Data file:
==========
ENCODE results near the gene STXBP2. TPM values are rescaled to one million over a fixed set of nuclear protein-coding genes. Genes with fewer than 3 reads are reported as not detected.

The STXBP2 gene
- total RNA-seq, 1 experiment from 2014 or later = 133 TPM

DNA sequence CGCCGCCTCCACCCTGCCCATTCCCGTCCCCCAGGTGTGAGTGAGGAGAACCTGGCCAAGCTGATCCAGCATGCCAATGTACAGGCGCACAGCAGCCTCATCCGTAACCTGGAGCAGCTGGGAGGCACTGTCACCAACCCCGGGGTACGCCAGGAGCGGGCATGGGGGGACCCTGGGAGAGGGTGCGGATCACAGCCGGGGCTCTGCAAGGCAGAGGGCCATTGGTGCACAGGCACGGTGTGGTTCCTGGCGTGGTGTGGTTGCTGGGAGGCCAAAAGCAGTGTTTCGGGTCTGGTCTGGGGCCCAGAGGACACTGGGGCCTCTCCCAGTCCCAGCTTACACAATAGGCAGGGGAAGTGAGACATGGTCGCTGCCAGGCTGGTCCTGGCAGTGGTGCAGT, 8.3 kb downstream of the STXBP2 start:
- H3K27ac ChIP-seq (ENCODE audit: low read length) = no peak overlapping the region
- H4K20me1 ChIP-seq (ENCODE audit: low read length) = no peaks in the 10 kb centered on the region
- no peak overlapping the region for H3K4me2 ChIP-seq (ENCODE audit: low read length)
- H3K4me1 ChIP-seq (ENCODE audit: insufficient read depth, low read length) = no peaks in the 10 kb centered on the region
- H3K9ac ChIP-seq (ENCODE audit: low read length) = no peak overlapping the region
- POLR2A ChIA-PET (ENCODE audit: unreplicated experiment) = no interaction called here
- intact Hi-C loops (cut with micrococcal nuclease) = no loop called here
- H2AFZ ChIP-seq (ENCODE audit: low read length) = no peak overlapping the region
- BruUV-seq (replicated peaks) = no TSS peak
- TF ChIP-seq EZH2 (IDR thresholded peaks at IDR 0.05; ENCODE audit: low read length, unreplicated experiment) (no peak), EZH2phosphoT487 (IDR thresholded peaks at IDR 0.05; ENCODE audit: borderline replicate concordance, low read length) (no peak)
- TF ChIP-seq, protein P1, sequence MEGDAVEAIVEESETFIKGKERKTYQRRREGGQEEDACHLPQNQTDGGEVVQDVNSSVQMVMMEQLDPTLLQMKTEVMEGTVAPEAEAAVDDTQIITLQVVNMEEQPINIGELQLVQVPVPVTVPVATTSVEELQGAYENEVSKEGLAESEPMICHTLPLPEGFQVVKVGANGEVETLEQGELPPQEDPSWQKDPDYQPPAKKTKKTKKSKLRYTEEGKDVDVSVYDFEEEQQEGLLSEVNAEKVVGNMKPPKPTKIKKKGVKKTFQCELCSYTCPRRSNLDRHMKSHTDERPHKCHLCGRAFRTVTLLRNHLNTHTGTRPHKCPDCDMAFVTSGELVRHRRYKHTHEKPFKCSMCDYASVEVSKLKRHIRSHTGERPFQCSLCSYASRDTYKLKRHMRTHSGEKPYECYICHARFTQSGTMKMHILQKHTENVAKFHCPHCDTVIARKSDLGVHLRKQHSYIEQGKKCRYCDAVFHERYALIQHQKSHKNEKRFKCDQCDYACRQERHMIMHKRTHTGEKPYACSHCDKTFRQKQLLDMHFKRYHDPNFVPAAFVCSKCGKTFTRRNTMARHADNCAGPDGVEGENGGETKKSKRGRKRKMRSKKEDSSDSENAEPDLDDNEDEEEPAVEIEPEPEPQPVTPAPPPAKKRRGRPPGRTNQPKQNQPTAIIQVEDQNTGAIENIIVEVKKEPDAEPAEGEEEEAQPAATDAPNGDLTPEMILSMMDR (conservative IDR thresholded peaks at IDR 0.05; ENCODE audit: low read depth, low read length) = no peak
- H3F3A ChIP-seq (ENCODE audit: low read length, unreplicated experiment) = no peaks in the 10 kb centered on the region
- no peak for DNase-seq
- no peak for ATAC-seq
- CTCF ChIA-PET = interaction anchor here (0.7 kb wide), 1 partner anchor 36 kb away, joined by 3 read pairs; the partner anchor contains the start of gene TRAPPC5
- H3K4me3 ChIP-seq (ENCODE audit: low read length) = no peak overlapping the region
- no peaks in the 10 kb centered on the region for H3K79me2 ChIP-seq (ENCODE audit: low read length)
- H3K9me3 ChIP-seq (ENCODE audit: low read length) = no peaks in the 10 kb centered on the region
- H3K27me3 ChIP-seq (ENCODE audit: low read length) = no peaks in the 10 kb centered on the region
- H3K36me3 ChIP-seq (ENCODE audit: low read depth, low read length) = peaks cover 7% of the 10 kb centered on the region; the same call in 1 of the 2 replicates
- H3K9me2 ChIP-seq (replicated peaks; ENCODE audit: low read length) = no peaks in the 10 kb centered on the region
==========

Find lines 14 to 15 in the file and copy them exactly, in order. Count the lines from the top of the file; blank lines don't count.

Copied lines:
- TF ChIP-seq EZH2 (IDR thresholded peaks at IDR 0.05; ENCODE audit: low read length, unreplicated experiment) (no peak), EZH2phosphoT487 (IDR thresholded peaks at IDR 0.05; ENCODE audit: borderline replicate concordance, low read length) (no peak)
- TF ChIP-seq, protein P1, sequence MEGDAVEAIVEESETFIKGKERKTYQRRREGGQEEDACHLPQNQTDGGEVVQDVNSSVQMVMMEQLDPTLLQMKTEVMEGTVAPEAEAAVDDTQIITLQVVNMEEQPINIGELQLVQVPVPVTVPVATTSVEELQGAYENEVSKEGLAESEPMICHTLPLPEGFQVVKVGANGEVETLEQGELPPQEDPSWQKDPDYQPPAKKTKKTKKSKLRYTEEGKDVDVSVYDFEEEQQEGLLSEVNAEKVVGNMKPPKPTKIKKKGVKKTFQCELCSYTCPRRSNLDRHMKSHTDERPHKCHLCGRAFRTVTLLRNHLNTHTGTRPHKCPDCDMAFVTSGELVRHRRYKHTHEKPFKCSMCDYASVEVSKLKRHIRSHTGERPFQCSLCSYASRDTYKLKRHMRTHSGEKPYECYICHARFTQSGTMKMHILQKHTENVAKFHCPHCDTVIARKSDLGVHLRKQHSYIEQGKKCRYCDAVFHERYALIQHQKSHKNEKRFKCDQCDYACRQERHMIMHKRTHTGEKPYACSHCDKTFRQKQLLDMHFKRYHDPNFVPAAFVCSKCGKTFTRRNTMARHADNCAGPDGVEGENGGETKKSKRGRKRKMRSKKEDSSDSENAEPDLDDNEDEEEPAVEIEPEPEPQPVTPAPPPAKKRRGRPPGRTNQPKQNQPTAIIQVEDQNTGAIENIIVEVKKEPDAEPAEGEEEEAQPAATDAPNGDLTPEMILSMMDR (conservative IDR thresholded peaks at IDR 0.05; ENCODE audit: low read depth, low read length) = no peak